LHSC asks Londoners to masks up as Kids’s Hospital hits 115 per cent occupancy – London | Globalnews.ca – International Information

LHSC asks Londoners to masks up as Kids’s Hospital hits 115 per cent occupancy – London | Globalnews.ca – International Information

London Health Sciences Centre is calling on locals to mask up in public places, saying it supports the province’s recent masking recommendation as it grapples with an influx of patients and occupancy rates north of 100 per cent at its hospitals.

Earlier this week, the province’s chief medical officer of health issued a strong recommendation for people to wear masks indoors to curb the spread of respiratory viruses, including COVID-19, influenza, and RSV (respiratory syncytial virus), which have slammed Ontario hospitals.

Dr. Kieran Moore added Monday that a mask mandate remains on the table should the province’s health-care system continue to see significant pressures. The Ontario Ministry of Health has instructed emergency departments to prepare for an “extreme surge” in demand.

Read more: Masking a ‘personal choice,’ Ontario health minister says in contrast to top doctor

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More people have been arriving at the hospital with viruses due to the early arrival of the cold and flu season, with pressures felt across the organization, including in emergency departments, intensive care units, and inpatient units, LHSC said Tuesday.

These pressures are evident in LHSC’s occupancy rates, which stand north of 100 per cent at University and Victoria hospitals. At Children’s Hospital, occupancy sits at 115 per cent, the highest it’s ever been, they say.

Last week, Children’s Hospital’s emergency department clocked in 200 visits on Nov. 7 and 180 visits on Nov. 8. The unit was built for about 100 daily visits.

“Traditionally, our busiest respiratory months are February, January and March. It’s only early November now, so we all anticipate that it will get worse before it gets better,” said Dr. Rod Lim, medical director of the pediatric emergency department, on Nov. 9.

In London-Middlesex, 41 lab-confirmed influenza cases and two deaths have been reported since late August, with 27 cases and one death recorded between Nov. 6 and 12, the Middlesex-London Health Unit says. The actual number of influenza cases is likely much higher.

At least 247 lab-confirmed cases of COVID-19 were reported last week along with three deaths, the health unit said, a downward trend compared to the week before. It should be noted, however, that most residents are ineligible for PCR testing, meaning the tally is also likely an undercount.

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Read more: Children’s Hospital ER chief warns of ‘incredibly challenging winter’ ahead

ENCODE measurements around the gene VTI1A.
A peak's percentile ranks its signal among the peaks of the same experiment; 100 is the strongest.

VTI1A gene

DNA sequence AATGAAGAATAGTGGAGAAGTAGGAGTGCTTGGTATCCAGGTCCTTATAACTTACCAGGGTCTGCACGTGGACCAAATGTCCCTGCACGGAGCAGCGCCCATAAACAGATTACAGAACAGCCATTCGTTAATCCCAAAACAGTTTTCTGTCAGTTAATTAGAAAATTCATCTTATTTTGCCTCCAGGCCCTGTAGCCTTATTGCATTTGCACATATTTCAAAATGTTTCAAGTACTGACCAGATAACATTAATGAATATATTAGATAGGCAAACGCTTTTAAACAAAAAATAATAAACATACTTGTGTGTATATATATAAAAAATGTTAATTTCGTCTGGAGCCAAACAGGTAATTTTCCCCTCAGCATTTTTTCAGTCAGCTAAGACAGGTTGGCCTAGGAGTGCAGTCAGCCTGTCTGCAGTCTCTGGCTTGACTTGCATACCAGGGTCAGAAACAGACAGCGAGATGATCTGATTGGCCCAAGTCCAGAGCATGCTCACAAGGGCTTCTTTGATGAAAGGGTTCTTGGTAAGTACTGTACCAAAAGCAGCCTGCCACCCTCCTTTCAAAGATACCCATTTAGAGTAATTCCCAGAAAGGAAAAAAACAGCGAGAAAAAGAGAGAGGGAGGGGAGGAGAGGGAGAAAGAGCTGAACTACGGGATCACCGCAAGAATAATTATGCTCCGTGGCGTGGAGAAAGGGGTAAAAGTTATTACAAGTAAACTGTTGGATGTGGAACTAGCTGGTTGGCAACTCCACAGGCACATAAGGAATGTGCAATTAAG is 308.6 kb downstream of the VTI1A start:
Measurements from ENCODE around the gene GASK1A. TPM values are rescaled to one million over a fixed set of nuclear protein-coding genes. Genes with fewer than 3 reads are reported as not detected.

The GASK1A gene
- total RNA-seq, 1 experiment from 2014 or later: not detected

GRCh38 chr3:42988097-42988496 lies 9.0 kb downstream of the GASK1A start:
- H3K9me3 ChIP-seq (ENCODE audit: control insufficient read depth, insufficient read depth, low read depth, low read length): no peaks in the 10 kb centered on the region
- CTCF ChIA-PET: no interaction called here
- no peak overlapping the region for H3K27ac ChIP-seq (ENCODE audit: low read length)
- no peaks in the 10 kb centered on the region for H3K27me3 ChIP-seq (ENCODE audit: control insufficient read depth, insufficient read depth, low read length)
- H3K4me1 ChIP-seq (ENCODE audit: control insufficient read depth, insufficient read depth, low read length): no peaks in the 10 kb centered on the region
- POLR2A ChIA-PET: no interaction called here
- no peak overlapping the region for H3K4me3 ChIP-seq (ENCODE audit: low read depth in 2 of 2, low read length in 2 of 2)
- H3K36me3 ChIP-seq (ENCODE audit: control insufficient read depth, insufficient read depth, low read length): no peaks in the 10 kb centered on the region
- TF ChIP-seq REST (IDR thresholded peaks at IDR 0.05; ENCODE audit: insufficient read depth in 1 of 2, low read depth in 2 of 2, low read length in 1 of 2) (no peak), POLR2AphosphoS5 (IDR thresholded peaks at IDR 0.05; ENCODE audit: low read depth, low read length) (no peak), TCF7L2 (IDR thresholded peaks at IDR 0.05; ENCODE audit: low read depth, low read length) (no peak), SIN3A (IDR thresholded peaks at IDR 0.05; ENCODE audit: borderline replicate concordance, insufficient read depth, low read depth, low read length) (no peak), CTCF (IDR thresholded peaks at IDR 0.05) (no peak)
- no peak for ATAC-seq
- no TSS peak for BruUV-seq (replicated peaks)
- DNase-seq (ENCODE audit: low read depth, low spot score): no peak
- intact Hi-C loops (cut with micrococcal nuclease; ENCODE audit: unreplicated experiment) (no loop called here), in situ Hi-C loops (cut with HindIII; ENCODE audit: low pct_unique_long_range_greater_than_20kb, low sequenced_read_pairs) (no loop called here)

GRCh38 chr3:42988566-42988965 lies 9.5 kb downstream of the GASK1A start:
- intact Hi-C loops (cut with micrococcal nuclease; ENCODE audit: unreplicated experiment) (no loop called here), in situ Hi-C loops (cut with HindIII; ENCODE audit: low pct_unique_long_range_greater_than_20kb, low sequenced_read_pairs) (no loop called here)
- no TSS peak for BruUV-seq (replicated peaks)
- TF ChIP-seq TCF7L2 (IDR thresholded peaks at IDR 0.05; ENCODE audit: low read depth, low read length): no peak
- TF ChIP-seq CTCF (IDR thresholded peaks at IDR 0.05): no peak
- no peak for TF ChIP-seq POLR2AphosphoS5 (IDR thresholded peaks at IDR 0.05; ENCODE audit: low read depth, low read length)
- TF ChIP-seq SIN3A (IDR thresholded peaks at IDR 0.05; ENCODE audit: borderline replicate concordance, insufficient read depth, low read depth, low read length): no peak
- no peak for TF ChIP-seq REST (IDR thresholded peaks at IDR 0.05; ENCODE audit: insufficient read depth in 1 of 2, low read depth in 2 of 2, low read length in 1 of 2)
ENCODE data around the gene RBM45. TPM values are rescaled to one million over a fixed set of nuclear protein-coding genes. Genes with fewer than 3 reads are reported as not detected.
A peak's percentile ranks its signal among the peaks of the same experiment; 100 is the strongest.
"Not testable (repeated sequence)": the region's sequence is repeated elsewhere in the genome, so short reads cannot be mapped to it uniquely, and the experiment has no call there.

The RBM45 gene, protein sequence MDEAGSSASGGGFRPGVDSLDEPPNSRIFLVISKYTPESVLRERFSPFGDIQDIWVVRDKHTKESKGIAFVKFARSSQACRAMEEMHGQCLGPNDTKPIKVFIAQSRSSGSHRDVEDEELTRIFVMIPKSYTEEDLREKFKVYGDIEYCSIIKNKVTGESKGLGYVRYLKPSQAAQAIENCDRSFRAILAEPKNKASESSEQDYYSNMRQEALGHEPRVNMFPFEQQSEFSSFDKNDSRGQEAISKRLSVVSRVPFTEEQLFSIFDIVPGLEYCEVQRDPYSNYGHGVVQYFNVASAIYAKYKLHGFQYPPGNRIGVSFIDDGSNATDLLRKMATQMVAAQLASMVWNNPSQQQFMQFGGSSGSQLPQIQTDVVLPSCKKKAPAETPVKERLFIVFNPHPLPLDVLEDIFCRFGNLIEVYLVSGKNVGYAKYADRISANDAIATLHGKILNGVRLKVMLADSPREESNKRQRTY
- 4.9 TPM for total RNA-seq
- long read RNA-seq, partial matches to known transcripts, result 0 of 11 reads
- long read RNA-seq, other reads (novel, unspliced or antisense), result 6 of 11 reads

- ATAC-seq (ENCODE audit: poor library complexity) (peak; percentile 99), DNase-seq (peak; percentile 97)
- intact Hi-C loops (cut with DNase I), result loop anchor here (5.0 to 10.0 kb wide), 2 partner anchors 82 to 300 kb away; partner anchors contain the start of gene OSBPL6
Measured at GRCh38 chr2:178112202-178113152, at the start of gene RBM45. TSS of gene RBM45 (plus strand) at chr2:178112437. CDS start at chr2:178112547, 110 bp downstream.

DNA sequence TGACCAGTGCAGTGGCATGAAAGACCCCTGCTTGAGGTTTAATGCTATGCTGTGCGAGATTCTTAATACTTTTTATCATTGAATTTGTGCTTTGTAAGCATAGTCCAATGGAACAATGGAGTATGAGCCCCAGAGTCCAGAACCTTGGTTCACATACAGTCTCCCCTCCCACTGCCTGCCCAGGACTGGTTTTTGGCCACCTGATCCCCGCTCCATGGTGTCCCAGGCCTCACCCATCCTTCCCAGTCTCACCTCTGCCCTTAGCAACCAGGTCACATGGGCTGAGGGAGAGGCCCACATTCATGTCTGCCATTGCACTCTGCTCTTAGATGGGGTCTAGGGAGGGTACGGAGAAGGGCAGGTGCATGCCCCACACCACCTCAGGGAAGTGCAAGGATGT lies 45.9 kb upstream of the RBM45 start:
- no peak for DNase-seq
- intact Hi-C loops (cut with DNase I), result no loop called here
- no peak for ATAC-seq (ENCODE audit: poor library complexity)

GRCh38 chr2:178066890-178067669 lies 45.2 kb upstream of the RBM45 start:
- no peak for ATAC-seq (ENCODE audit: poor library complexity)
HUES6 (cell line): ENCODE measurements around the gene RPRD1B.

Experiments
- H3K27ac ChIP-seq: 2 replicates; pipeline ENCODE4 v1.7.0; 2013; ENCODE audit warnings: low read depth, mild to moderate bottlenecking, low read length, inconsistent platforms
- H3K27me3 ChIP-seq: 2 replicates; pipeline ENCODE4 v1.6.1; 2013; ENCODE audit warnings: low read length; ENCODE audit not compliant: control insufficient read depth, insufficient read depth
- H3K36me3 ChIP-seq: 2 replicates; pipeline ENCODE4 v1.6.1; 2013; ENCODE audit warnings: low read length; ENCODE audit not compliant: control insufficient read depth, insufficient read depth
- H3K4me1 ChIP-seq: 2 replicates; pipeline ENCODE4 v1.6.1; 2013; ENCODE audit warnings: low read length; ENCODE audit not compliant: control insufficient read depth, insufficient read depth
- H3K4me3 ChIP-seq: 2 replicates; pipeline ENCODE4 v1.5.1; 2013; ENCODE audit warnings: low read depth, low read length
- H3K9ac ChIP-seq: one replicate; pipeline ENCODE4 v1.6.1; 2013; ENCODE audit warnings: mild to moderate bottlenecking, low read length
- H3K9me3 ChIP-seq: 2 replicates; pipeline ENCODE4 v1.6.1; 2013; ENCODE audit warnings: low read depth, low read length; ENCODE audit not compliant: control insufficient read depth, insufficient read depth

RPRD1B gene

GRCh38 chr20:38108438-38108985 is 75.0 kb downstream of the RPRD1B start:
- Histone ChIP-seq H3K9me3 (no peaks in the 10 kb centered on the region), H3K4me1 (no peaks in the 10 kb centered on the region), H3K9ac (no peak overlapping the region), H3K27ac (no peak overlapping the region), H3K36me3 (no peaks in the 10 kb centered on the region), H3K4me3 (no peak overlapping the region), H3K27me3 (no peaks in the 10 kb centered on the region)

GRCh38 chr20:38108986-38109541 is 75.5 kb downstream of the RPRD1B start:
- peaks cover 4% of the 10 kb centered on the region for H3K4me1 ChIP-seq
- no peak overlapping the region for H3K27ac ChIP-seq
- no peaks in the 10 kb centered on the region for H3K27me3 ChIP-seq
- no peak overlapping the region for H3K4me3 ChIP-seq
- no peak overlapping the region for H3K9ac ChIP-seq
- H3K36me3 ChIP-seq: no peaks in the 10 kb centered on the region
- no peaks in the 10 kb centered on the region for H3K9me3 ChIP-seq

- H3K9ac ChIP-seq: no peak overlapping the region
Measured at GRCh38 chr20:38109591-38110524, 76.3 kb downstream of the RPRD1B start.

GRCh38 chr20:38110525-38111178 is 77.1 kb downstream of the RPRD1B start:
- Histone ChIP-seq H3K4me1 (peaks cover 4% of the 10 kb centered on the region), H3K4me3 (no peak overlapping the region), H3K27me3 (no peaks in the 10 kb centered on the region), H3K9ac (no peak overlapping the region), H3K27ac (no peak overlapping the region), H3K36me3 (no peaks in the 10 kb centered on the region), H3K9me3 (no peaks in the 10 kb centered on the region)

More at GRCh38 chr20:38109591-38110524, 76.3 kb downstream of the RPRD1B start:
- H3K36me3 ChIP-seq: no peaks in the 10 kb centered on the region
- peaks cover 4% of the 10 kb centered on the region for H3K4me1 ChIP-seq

LHSC officials say they anticipate “significant ongoing pressures in the coming weeks and support the government’s recommendation for individuals to mask in public places, as we know masking is one of the most effective tools for preventing disease transmission.”

The capacity pressures have resulted in lengthy wait times. At Children’s Hospital, wait times have been six to eight hours on average for non-urgent and non-emergent wait times, while in the adult emergency departments, wait times have reached as high as 20 hours in recent weeks.

The province said Monday that plans were in place to expand Ontario pediatric capacity to 150 per cent, with a reduction in planned surgeries at most pediatric centres to create capacity.

LHSC has not publicly announced any surgical reductions or cancellations. Global News has been unable to secure an interview with LHSC officials this week for comment.

Elsewhere, Ottawa’s Children’s Hospital of Eastern Ontario has opened a second pediatric ICU, while Sick Kids hospital in Toronto has cancelled non-urgent surgeries and is directing kids 14 and older to adult ICUs if they are in need of critical care.

Read more: Mask mandates: Here’s where provinces and territories stand amid expert pleas

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LHSC, like other hospitals across the province, has also been contending with staffing shortages as health-care professionals leave the profession, retire early, or are absent due to illness.

Others have moved elsewhere, including to the U.S., due in part to the province’s controversial public sector wage cap law, Bill 124.

Local hospital officials have advised the public to utilize alternate health-care options if their matter is not an emergency, including the urgent care clinic, walk-in clinics and primary care physicians.

— With files from The Canadian Press and Andrew Graham, Isaac Callan and Colin D’Mello of Global News.

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